Study reveals continued bias in tech, with female founders raising $82 for every male’s $100 in venture capital

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2017 felt like a turning point for women. The conversation is slowly shifting from “why didn’t you say anything before?” to “I’m sorry you had to go through that.” A slight but significant change that indicates a shift in mindset. However, in the light of change is a shadow cast on how systemic sexism is still echoing into some industries today.

No industry, except maybe Hollywood, exemplifies a more systemically archaic bias than tech, and while we can’t credit sexism to tech, the issues that arose from companies like Uber and SoFi last year are growing proof that it is deeply embedded and widely accepted.

According to TechCrunch, there was an 8 percent growth from 2009 to 2012 of venture-funded companies with female founders. However since, and leading directly up to 2017, venture-funded companies with female founders remain stagnant at 17 percent – exactly where growth peaked in 2012, nearly six years later. These stats, while disappointing, can maybe be reframed into something understandable given the climate of systemic sexism, and that’s a reach. However when looking at absolute numbers, where the number of companies with a female founder has increased almost 800%, it is proof of where the tech industry remains.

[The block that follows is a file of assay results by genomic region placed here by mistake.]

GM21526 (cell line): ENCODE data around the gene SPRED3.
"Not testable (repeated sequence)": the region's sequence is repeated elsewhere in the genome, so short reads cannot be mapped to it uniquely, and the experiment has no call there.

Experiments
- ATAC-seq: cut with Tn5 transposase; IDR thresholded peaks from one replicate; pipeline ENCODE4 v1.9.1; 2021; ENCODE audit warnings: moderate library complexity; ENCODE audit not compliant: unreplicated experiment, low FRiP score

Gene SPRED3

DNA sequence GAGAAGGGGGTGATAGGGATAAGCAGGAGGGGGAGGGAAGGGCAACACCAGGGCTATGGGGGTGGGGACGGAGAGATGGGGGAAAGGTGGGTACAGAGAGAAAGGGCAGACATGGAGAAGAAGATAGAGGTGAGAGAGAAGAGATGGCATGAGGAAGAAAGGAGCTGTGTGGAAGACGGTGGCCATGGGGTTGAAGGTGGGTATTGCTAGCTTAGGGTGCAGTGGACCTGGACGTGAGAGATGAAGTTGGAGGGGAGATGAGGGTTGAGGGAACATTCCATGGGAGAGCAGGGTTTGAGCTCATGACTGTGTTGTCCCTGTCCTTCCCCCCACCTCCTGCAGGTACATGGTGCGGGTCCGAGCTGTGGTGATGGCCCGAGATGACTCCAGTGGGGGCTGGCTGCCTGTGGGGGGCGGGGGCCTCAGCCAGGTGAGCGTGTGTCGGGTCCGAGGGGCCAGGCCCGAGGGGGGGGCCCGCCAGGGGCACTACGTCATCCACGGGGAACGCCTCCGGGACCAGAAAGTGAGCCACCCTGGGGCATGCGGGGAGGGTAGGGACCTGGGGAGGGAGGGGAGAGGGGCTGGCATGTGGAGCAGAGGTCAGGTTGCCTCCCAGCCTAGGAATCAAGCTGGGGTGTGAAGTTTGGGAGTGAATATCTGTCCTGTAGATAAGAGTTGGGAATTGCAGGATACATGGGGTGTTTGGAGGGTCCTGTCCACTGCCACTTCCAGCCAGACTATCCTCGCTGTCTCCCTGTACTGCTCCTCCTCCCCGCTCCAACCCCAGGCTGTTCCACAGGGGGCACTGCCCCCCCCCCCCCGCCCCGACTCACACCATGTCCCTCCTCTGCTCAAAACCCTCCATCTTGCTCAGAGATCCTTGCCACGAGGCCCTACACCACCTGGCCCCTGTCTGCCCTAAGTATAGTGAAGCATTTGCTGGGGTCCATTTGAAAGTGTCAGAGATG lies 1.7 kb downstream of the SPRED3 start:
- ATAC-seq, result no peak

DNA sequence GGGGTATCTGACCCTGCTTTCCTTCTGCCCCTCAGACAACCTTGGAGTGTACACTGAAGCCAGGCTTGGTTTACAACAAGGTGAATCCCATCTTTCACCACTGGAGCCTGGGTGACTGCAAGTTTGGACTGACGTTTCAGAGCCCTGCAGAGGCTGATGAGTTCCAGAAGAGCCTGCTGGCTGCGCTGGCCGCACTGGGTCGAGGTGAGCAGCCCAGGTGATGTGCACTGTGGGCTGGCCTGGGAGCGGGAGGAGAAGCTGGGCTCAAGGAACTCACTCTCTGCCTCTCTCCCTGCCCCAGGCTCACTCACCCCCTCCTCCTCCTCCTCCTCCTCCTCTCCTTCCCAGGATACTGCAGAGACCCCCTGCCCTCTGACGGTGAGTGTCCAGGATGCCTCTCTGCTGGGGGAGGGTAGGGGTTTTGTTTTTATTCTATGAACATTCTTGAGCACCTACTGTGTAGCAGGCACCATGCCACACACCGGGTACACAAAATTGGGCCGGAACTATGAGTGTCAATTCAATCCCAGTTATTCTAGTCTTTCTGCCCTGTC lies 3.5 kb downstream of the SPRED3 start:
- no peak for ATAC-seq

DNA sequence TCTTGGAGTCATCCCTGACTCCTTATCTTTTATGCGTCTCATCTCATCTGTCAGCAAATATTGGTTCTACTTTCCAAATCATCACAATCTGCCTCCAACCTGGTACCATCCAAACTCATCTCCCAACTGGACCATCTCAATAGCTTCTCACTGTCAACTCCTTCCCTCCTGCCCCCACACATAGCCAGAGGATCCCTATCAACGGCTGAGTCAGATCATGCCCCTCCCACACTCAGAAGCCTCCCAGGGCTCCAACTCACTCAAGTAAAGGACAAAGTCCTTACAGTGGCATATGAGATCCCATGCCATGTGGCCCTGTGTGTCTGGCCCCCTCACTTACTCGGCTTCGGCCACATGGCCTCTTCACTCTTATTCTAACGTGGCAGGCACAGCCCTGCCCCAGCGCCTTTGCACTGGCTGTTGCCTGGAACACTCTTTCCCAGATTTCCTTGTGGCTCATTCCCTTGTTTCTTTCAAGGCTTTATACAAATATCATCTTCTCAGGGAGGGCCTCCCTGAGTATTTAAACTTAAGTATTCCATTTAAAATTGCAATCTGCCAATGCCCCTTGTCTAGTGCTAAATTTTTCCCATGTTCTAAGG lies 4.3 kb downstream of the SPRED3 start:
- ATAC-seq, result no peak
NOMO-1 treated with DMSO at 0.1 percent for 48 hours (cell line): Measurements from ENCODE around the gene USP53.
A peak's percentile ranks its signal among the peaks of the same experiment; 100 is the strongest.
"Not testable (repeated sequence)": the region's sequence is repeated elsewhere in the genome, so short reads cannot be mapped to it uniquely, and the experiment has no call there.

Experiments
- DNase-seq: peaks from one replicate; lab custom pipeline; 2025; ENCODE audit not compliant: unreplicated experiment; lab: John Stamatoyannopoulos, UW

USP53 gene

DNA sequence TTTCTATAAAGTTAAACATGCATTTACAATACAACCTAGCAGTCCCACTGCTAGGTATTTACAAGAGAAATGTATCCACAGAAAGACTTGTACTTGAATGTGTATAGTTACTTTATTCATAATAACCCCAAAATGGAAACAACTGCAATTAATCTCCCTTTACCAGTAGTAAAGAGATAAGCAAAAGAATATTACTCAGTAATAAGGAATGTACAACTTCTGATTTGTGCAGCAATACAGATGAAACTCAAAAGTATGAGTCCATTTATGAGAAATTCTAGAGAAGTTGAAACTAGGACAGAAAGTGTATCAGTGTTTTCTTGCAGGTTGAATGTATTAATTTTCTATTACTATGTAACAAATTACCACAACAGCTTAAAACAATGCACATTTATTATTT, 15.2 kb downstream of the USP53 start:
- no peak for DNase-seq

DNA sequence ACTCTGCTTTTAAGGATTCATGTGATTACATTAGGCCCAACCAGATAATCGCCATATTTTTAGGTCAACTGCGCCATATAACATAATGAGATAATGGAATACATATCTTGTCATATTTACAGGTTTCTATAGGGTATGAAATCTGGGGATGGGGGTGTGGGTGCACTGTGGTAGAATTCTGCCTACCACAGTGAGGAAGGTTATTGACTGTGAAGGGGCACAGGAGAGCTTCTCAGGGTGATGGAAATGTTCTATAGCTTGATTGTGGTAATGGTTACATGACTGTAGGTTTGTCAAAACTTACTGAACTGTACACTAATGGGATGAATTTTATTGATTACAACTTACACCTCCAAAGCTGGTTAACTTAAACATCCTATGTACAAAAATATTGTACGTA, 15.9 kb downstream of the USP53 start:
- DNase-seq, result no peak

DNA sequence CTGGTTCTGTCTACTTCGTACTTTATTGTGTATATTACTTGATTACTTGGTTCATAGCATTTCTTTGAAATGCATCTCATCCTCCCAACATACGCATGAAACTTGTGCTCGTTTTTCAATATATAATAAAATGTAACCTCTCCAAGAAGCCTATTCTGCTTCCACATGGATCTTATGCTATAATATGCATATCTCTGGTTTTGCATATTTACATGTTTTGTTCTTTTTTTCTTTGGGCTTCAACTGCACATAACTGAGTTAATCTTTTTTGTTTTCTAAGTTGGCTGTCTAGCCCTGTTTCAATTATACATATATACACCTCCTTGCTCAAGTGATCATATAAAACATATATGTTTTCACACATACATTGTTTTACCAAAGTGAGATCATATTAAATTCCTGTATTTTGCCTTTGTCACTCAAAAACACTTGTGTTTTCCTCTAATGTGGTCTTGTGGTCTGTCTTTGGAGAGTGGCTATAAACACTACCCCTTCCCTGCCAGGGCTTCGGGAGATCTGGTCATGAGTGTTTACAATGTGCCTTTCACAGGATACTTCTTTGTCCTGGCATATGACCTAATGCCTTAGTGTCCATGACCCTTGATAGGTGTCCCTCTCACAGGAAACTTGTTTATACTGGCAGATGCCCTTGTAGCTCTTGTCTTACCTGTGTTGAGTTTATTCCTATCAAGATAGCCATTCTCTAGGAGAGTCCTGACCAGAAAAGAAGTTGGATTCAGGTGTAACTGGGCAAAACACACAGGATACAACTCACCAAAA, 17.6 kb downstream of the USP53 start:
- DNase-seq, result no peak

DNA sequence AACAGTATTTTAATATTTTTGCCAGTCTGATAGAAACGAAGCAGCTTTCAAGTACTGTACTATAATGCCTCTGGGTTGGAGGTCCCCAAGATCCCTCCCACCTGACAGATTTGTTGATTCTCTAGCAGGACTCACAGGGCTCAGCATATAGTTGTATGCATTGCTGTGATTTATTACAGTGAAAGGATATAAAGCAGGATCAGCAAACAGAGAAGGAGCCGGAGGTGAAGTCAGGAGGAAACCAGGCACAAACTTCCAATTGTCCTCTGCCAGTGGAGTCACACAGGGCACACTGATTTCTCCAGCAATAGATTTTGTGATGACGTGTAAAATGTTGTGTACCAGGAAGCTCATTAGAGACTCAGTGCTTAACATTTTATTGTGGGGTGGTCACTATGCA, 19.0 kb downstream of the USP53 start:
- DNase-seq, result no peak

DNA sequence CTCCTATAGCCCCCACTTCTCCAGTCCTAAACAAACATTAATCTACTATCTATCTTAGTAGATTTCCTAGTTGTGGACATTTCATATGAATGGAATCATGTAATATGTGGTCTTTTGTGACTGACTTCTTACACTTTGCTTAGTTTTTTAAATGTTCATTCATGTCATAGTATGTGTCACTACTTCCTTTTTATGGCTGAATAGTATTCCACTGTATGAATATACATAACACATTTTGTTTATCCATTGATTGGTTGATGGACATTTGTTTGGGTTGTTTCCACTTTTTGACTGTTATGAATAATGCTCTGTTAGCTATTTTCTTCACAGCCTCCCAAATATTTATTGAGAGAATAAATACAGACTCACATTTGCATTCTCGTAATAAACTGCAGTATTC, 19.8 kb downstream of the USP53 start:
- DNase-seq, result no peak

When it comes to venture funding, since 2012, female-founded startups have only received three percent of venture dollars while male-founded teams received 86-90 percent. On average, all-female teams raise $82 for every $100 an all-male team raises. With women not being given the same opportunities as men, progress for equality is an ongoing battle with an even steeper climb for women of color where, for example, black women represent only four percent of female-founded startups and receive .01% of total funding.

2017 did not end without a doubt that women are starting to feel empowered to bring a stark imbalance back to equilibrium. What has been exposed is proof that positive change and equality are moving, at what could only be considered, a sedated pace. Perhaps the way to action is addressing a culture of toxic masculinity and pride or perhaps it’s education, awareness and recognition of those less empowered. But regardless, the statistics are staggering.

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